Association for Behavior Analysis International

The Association for Behavior Analysis International® (ABAI) is a nonprofit membership organization with the mission to contribute to the well-being of society by developing, enhancing, and supporting the growth and vitality of the science of behavior analysis through research, education, and practice.


46th Annual Convention; Washington DC; 2020

Event Details

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Paper Session #224
Recent Advancements and Applications in Decision Making Skills Training
Sunday, May 24, 2020
9:00 AM–9:50 AM
Marriott Marquis, Level M4, Independence A-C
Area: TBA
Instruction Level: Intermediate
Chair: Dawn Allison Bailey (Oregon Institute of Technology)

Description of a Generative Instruction Model to Improve Clinical Decision-Making Skills for Students Seeking Certification in Applied Behavior Analysis

Domain: Service Delivery
DAWN ALLISON BAILEY (Oregon Institute of Technology)

The purpose of the paper is to describe a generative instruction model for teaching clinical decision-making skills to students seeking behavior analyst certification. In generative instruction, complex behavioral repertoires have been known to develop without explicit instruction when component skills are taught in the correct order and rehearsal is required (Street & Johnson, 2004). This paper describes the method for selecting the order of content delivery, the talk-aloud protocol used to evaluate student progress on decision making, and the BST steps used to teach students to make decisions. Finally, early data on the number of different training exemplars required for students to be able to make clinical decisions in novel situations will be shared. The majority of this work has been conducted via distance methods (e.g., Zoom). This adds to the available literature on training and supervision of aspiring behavior analysts by giving those who do train and supervise suggestions for teaching and measuring progress on acquisition of these more complex skills as well as information on a method of training that can be delivered in a distance model.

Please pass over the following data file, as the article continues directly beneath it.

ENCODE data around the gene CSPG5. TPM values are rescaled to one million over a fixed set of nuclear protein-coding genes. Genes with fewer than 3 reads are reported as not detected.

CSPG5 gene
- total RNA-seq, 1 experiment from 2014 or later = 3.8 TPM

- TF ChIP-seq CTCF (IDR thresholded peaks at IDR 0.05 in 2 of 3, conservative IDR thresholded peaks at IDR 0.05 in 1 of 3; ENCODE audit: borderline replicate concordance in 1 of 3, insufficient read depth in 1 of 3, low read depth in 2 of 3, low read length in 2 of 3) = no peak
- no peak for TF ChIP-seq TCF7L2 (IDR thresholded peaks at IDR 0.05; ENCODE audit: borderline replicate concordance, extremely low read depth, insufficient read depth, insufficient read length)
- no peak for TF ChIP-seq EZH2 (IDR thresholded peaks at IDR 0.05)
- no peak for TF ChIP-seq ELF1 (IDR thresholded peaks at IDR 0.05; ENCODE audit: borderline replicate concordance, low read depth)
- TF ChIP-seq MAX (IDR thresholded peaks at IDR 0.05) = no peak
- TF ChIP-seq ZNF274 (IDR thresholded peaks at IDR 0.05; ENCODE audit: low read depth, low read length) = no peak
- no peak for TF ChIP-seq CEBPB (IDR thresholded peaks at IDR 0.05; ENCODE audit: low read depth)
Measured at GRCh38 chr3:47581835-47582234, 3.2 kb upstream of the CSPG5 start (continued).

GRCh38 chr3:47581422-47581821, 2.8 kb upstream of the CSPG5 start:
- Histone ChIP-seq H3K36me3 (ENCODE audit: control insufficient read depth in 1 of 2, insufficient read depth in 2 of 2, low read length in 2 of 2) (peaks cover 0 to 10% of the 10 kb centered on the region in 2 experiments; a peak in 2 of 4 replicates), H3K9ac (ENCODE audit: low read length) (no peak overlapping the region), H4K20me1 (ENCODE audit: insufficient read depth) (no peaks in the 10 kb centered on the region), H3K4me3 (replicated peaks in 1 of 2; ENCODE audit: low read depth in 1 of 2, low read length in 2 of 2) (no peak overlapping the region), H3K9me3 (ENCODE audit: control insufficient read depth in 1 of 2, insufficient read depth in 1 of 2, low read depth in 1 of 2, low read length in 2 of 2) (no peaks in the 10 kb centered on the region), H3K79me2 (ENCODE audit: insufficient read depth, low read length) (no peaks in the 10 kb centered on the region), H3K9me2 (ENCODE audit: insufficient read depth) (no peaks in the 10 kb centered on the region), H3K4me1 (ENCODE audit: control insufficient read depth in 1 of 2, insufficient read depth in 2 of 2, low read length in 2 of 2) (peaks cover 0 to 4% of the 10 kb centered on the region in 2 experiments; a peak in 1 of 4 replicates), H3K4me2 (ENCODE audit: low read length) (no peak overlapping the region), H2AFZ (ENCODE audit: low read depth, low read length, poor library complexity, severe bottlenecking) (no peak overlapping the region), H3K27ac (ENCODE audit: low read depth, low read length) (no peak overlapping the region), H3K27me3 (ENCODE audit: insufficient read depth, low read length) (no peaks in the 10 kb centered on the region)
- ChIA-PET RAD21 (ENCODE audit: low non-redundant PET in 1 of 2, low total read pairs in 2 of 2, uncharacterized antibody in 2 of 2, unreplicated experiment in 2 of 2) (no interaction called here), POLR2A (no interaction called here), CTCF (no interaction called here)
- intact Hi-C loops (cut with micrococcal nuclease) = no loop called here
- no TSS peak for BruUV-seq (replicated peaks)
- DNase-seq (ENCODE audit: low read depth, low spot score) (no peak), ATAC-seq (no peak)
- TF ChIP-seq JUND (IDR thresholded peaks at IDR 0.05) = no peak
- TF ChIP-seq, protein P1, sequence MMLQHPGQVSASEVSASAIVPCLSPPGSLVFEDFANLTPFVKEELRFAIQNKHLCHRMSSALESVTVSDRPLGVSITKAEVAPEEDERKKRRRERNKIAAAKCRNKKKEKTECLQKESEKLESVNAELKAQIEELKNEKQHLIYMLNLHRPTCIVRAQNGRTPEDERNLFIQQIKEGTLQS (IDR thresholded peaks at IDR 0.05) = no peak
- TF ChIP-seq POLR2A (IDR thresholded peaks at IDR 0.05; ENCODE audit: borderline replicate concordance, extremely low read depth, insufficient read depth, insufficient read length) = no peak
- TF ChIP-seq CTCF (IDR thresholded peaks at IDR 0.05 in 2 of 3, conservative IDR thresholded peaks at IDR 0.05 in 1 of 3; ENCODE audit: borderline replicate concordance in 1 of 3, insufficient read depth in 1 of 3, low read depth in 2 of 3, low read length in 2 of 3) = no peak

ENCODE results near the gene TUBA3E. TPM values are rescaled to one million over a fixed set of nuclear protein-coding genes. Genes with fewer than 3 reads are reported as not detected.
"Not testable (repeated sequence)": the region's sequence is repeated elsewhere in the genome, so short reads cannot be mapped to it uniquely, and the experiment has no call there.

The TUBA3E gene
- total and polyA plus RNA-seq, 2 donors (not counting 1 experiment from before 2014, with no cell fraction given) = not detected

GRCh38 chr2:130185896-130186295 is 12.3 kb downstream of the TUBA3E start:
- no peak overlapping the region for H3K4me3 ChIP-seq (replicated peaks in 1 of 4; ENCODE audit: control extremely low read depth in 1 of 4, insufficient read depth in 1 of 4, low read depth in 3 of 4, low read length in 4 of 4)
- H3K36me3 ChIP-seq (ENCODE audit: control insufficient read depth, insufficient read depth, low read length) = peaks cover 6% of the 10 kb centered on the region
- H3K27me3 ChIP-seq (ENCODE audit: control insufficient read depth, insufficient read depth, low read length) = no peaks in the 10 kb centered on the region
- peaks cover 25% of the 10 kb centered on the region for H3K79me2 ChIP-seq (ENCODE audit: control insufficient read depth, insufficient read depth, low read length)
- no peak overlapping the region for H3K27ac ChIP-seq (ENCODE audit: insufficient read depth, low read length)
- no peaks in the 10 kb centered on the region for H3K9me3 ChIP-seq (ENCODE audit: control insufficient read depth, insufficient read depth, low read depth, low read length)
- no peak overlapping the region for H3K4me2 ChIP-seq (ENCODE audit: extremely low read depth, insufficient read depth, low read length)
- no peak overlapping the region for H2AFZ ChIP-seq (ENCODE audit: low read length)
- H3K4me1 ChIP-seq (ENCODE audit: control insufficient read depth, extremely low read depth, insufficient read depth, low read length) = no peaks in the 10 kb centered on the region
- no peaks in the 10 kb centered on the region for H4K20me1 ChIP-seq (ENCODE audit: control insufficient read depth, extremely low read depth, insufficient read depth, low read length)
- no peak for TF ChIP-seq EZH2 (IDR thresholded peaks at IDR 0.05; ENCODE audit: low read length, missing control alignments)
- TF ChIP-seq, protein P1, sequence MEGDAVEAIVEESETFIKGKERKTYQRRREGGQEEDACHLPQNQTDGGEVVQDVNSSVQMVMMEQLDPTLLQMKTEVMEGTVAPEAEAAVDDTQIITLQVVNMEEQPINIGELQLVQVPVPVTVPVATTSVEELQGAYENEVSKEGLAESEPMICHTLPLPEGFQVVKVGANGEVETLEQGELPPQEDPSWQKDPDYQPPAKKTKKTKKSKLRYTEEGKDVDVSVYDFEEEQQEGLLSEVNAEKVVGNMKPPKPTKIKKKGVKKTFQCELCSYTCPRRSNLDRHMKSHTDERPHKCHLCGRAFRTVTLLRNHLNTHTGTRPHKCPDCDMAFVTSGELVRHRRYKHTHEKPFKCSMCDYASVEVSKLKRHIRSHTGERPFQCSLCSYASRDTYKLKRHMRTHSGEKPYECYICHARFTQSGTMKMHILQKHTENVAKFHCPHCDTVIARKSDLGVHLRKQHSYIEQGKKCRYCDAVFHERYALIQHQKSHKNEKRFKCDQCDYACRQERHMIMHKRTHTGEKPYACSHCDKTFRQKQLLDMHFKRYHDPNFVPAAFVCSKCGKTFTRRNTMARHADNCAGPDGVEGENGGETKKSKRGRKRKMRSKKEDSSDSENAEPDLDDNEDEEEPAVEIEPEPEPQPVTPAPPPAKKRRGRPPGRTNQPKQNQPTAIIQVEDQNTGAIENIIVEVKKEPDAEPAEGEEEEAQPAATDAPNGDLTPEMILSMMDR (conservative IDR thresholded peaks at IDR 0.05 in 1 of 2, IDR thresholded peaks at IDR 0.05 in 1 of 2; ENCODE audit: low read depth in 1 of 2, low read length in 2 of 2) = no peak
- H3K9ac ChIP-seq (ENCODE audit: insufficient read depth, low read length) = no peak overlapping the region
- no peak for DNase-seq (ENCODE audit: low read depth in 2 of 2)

Decision Modeling in Behavior Analysis: Implications for Supervision and Mentoring
Domain: Service Delivery
JULIE LOUISE MELENDEZ (University of Southern California), Michael J. James Cameron (University of Southern California )
Abstract: Derived from decision theory, decision models are tools which guide the behavior of an individual and assist in the execution of efficient and effective actions in the context of problem solving. These tools are not meant to supplant independent decision making, rather, they function as a prompt to teach an individual or group how to approach problems. These models can be adapted to a variety of environments and have been used across a variety of fields including physical therapy, speech language pathology, medicine, and economics. However, behavior analysis is a field which has yet to utilize the full benefits of decision models despite the demonstrated benefits observed in other fields. The purpose of this paper presentation is to discuss how a Clinical Decision Support System (CDSS) can be used to ensure responsible and ethical supervisions of mentees in the field of behavior analysis.



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